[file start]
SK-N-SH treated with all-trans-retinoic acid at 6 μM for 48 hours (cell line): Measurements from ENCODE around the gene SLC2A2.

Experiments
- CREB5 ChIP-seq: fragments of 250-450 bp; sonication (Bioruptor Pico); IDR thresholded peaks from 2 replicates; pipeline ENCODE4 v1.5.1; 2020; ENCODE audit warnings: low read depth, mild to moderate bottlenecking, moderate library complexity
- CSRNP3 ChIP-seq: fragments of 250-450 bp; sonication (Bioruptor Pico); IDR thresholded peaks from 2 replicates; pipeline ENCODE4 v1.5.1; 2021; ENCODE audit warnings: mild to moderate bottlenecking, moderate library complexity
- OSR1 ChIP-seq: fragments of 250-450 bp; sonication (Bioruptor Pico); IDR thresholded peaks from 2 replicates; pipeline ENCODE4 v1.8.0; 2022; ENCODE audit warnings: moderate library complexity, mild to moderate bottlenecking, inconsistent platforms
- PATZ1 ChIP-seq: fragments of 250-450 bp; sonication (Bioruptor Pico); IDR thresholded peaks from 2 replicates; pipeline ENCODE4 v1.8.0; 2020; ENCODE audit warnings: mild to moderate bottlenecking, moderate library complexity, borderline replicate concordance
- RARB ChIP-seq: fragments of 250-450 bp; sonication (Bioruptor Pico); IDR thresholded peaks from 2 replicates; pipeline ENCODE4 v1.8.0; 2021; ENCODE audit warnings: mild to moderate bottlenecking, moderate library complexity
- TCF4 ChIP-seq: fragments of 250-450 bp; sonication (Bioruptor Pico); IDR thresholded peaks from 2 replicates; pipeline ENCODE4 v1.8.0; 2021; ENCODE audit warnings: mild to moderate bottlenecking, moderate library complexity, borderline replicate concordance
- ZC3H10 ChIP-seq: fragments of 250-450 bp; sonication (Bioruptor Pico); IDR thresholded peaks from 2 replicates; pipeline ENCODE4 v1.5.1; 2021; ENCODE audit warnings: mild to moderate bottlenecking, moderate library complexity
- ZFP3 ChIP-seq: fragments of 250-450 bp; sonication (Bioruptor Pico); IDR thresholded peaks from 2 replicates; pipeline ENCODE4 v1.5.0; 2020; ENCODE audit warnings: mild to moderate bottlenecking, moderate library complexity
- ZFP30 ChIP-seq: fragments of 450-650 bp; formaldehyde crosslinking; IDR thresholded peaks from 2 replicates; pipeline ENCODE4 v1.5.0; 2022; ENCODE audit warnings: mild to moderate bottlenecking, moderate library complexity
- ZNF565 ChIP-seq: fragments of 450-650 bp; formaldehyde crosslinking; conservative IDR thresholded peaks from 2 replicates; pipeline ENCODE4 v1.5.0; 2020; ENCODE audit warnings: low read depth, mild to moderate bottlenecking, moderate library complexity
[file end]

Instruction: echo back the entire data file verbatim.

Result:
SK-N-SH treated with all-trans-retinoic acid at 6 μM for 48 hours (cell line): Measurements from ENCODE around the gene SLC2A2.

Experiments
- CREB5 ChIP-seq: fragments of 250-450 bp; sonication (Bioruptor Pico); IDR thresholded peaks from 2 replicates; pipeline ENCODE4 v1.5.1; 2020; ENCODE audit warnings: low read depth, mild to moderate bottlenecking, moderate library complexity
- CSRNP3 ChIP-seq: fragments of 250-450 bp; sonication (Bioruptor Pico); IDR thresholded peaks from 2 replicates; pipeline ENCODE4 v1.5.1; 2021; ENCODE audit warnings: mild to moderate bottlenecking, moderate library complexity
- OSR1 ChIP-seq: fragments of 250-450 bp; sonication (Bioruptor Pico); IDR thresholded peaks from 2 replicates; pipeline ENCODE4 v1.8.0; 2022; ENCODE audit warnings: moderate library complexity, mild to moderate bottlenecking, inconsistent platforms
- PATZ1 ChIP-seq: fragments of 250-450 bp; sonication (Bioruptor Pico); IDR thresholded peaks from 2 replicates; pipeline ENCODE4 v1.8.0; 2020; ENCODE audit warnings: mild to moderate bottlenecking, moderate library complexity, borderline replicate concordance
- RARB ChIP-seq: fragments of 250-450 bp; sonication (Bioruptor Pico); IDR thresholded peaks from 2 replicates; pipeline ENCODE4 v1.8.0; 2021; ENCODE audit warnings: mild to moderate bottlenecking, moderate library complexity
- TCF4 ChIP-seq: fragments of 250-450 bp; sonication (Bioruptor Pico); IDR thresholded peaks from 2 replicates; pipeline ENCODE4 v1.8.0; 2021; ENCODE audit warnings: mild to moderate bottlenecking, moderate library complexity, borderline replicate concordance
- ZC3H10 ChIP-seq: fragments of 250-450 bp; sonication (Bioruptor Pico); IDR thresholded peaks from 2 replicates; pipeline ENCODE4 v1.5.1; 2021; ENCODE audit warnings: mild to moderate bottlenecking, moderate library complexity
- ZFP3 ChIP-seq: fragments of 250-450 bp; sonication (Bioruptor Pico); IDR thresholded peaks from 2 replicates; pipeline ENCODE4 v1.5.0; 2020; ENCODE audit warnings: mild to moderate bottlenecking, moderate library complexity
- ZFP30 ChIP-seq: fragments of 450-650 bp; formaldehyde crosslinking; IDR thresholded peaks from 2 replicates; pipeline ENCODE4 v1.5.0; 2022; ENCODE audit warnings: mild to moderate bottlenecking, moderate library complexity
- ZNF565 ChIP-seq: fragments of 450-650 bp; formaldehyde crosslinking; conservative IDR thresholded peaks from 2 replicates; pipeline ENCODE4 v1.5.0; 2020; ENCODE audit warnings: low read depth, mild to moderate bottlenecking, moderate library complexity